Osborne said the fields were built 25 years ago and has “the same fences that were put out there then. There are no additional walkways. We are lacking in restrooms.”
Referring to the costs for the project, Osborne likened it to a road project where things keep changing and “change orders” are required to allow for the extra costs.
Howell said, “We don’t have a backstop. We don’t have somebody that’s going to to go ‘Hey, if you’re overrun, here’s some extra money.’ We have to make dang sure we got what we need. We are going to have what we need. That is important for the people to know so they don’t go out there and see a half-finished project. I think the way we have done it has been well thought out and we are covering our bases as we are making sure it is done correctly.”
As far as the ballfields being the first priority, Howell said the city has got to start somewhere.
“That first brick is going to be the baseball fields, the softball fields,” he said. “Now is there going to be opportunity to once we complete that project pivot to the soccer fields? Yes, there is going to be some improvements out there on the soccer fields, but right now we are focused on the baseball because one you start diverting attention away on one project to another, all of a sudden this project, you start stealing from it, you start moving resources away from it, and all of a sudden it is not what it could have been.”
The Searcy Sports Complex project also isn’t going to keep the A&P Commission from being able to fund other projects, Osborne said.
“There still is extra money coming every month and there will be other projects coming up,” he said.
If this project is successful, Howell said A&P revenue will increase as well as other revenue sources.
“The A&P tax is money invested that returns more money to the city; this is why the A&P Commission has realized that we have to do an impact project that is going to do that,” Howell said. “This project, we feel, has the most chance for success so that is why we are moving forward with it, sending it to the voters.”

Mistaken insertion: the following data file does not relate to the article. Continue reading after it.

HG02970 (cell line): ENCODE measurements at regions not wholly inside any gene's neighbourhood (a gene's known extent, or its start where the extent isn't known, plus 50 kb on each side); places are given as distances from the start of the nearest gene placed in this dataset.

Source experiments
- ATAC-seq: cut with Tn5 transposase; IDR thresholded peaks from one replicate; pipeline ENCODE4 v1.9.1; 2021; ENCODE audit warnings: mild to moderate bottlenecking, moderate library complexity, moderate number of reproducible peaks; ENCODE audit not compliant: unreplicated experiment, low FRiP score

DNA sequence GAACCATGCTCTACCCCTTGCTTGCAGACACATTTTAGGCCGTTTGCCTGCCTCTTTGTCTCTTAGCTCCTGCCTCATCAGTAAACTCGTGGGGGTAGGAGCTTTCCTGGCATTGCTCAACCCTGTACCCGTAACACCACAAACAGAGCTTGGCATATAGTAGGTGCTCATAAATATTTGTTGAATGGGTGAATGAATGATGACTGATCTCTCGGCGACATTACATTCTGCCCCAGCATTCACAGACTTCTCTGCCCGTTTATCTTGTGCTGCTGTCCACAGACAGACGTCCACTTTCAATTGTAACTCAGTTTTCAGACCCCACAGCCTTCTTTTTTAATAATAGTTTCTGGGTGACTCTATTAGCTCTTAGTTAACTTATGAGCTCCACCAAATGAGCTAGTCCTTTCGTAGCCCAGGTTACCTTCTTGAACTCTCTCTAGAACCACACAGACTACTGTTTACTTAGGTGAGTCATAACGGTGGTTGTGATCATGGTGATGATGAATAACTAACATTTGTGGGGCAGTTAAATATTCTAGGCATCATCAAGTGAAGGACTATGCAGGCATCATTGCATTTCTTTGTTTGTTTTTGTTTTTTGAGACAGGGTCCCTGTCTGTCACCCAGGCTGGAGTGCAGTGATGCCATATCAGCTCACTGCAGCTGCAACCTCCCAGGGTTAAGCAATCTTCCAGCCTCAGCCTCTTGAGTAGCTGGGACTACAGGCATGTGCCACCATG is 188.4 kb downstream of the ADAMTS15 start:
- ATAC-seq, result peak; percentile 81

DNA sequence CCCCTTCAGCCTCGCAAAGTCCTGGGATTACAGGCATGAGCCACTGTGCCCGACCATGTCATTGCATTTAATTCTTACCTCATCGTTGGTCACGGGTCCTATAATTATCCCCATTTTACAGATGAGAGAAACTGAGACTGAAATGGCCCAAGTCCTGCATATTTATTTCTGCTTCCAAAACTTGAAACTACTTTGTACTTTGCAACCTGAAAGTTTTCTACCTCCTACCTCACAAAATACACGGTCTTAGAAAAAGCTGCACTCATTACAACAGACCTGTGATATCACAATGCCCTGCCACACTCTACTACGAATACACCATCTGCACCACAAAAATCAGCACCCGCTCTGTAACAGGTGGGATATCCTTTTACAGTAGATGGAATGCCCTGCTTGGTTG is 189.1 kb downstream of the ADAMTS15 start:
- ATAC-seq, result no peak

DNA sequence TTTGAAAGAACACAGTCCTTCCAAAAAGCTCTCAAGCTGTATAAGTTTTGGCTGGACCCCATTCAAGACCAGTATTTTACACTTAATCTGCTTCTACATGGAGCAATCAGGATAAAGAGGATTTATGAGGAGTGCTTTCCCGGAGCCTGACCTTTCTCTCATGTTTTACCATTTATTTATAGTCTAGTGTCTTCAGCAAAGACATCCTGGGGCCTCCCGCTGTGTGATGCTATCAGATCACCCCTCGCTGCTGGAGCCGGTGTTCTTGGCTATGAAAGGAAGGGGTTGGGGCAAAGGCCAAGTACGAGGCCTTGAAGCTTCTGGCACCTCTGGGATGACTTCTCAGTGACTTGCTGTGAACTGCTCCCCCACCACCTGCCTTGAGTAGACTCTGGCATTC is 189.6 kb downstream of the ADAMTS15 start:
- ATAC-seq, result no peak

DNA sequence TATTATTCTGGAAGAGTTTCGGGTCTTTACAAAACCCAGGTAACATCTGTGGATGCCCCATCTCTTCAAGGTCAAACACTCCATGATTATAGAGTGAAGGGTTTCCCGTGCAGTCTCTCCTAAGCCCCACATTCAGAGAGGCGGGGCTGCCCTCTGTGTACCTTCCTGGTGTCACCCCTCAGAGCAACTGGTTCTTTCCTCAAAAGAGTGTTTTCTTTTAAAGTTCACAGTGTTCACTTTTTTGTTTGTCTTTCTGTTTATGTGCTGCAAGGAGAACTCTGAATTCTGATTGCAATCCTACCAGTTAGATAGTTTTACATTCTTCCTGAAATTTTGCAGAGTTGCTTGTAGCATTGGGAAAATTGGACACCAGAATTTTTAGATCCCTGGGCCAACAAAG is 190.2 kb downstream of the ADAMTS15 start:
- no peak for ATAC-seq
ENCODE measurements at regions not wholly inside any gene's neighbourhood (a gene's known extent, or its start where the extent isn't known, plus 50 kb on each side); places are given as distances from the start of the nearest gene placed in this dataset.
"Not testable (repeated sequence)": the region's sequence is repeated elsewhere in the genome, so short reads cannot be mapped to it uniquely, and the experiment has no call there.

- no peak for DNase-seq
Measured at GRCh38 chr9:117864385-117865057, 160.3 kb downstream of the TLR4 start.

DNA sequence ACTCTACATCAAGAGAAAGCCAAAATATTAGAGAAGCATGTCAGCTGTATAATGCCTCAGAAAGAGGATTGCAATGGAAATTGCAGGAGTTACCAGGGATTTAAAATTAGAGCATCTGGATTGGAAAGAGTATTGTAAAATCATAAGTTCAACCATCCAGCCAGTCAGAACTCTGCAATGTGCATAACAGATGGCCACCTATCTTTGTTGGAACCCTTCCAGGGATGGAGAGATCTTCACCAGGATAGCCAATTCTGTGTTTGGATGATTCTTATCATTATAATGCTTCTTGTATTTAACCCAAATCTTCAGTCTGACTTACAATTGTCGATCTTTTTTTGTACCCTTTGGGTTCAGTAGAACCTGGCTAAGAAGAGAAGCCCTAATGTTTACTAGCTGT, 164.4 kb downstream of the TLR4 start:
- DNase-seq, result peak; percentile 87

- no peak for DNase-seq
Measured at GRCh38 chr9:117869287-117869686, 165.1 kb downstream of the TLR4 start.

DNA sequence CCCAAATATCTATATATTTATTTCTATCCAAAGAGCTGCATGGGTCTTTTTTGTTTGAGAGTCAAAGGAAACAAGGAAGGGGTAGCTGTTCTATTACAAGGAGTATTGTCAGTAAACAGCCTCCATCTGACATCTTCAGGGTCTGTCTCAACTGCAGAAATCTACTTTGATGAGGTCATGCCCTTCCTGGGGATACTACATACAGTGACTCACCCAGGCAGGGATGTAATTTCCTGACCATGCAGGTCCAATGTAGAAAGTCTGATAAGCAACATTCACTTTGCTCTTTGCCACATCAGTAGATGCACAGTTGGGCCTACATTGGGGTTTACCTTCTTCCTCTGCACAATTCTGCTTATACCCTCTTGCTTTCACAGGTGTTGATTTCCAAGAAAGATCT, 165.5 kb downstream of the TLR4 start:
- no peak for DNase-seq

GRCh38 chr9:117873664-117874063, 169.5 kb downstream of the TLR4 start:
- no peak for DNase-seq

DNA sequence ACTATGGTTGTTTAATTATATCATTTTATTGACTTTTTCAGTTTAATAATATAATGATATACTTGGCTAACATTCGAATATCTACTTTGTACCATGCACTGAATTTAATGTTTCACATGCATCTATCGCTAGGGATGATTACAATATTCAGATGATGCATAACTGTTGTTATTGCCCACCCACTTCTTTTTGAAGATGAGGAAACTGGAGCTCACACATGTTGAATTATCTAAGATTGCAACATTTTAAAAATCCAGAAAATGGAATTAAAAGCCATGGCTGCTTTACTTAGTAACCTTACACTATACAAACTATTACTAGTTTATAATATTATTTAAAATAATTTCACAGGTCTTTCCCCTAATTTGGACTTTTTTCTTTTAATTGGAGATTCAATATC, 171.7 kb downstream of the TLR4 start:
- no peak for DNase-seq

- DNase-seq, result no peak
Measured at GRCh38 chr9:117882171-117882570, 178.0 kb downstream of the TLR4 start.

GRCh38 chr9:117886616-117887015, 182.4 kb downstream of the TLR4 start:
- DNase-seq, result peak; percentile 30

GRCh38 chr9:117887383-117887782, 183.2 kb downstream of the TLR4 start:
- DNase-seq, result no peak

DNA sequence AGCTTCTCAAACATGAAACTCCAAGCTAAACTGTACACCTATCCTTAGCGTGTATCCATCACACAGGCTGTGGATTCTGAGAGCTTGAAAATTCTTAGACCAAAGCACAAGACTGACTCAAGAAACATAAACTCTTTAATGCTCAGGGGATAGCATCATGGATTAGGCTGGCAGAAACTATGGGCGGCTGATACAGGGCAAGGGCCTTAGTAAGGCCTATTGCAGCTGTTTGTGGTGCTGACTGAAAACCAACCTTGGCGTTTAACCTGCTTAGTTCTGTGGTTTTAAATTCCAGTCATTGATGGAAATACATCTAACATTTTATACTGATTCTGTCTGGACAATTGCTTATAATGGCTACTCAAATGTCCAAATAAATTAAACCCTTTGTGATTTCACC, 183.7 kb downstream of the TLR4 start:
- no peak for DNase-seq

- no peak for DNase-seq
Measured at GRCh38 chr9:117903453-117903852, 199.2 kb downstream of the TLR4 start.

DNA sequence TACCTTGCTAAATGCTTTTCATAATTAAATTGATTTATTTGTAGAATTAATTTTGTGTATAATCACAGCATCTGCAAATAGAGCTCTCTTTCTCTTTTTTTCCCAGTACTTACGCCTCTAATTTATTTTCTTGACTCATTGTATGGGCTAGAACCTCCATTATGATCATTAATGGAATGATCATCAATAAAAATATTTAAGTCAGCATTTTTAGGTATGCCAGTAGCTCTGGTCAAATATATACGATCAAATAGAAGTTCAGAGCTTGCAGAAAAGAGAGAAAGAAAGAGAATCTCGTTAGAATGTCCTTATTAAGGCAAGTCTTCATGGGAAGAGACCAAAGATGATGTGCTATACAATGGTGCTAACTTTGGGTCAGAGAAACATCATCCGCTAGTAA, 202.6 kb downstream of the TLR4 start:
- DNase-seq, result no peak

“... This is the way forward for Searcy; that is how I feel and how the A&P Commission feels and that’s how the council feels. It was a unanimous vote [to put it before voters]. We need everyone that want to see Searcy move forward, we need them to show up on Feb. 9th and let’s get this ball going.”
Howell said the new ballpark draws tournaments or not, “there is a certain investment that needs to happen, period, for our own kids.”
Osborne said the cities “around us have grown up and are leading us. In order for us to catch up with them and pass them and for our kids to have something they can be proud of, instead of them having to go to another community, as Chris said, this is an investment in our community that will be long lasting.”
“When it’s said and done, I can’t imagine all the people that are going to be lined up talking about how proud they are and how excited they are that their kids get to see this,” he said. “I talked to a guy today who has three boys and he said, ‘I wish it was already here. The sad part is my oldest son will probably not get to play on that because he will be in college by then.’ He is excited.”